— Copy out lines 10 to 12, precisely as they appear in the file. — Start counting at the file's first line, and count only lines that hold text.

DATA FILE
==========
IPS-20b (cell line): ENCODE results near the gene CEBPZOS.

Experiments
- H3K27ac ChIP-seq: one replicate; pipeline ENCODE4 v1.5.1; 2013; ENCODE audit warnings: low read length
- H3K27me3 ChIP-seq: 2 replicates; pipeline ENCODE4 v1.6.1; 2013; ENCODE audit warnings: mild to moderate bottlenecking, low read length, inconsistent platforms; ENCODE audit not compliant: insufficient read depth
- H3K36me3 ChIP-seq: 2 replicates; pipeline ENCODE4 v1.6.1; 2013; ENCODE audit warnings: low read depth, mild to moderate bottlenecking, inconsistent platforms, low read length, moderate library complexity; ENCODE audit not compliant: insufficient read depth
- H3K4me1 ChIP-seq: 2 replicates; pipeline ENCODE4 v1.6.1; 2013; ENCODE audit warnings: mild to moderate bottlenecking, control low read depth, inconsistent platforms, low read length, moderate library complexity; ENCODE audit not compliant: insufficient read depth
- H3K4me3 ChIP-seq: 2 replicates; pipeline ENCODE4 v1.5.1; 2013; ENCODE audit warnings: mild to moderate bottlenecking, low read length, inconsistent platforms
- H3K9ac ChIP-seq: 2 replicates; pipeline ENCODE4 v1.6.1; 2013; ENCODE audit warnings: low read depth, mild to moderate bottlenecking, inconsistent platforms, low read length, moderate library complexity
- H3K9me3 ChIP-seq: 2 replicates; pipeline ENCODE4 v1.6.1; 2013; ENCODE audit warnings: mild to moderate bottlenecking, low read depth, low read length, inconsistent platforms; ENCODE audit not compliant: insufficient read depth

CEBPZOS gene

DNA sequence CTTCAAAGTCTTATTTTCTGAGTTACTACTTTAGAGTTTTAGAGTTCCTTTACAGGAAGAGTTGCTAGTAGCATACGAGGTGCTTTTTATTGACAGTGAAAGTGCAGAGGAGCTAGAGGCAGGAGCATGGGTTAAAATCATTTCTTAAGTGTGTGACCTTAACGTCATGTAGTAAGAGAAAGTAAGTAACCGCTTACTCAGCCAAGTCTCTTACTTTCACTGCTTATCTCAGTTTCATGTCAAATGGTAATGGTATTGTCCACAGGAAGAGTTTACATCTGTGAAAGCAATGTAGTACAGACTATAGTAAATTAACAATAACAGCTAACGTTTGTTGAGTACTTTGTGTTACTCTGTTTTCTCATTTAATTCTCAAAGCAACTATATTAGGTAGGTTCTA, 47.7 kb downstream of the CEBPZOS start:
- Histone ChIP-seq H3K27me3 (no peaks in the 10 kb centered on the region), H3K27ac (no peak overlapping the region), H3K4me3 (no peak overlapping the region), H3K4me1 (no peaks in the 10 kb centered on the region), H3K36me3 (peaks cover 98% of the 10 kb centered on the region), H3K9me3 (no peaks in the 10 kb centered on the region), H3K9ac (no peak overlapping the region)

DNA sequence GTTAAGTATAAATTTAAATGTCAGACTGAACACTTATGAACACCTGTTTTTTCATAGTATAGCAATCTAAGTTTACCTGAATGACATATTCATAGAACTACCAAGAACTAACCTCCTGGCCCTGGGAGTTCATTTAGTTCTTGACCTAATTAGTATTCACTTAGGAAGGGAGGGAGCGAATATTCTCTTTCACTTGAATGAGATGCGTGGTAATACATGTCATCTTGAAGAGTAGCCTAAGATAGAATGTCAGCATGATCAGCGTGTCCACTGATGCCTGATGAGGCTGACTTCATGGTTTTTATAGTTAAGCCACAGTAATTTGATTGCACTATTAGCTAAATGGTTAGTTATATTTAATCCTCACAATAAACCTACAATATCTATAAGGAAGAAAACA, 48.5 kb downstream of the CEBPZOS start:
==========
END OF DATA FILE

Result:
CEBPZOS gene

DNA sequence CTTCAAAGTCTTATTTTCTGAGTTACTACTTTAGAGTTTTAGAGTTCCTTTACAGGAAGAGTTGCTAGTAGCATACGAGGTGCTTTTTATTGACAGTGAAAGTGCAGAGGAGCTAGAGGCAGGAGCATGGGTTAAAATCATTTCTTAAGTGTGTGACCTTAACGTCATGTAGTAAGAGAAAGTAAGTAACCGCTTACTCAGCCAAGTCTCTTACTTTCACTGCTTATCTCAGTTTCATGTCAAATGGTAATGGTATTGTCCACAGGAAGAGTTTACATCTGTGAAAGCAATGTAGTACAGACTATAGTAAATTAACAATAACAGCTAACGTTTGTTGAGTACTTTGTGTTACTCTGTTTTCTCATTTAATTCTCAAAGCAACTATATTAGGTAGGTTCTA, 47.7 kb downstream of the CEBPZOS start:
- Histone ChIP-seq H3K27me3 (no peaks in the 10 kb centered on the region), H3K27ac (no peak overlapping the region), H3K4me3 (no peak overlapping the region), H3K4me1 (no peaks in the 10 kb centered on the region), H3K36me3 (peaks cover 98% of the 10 kb centered on the region), H3K9me3 (no peaks in the 10 kb centered on the region), H3K9ac (no peak overlapping the region)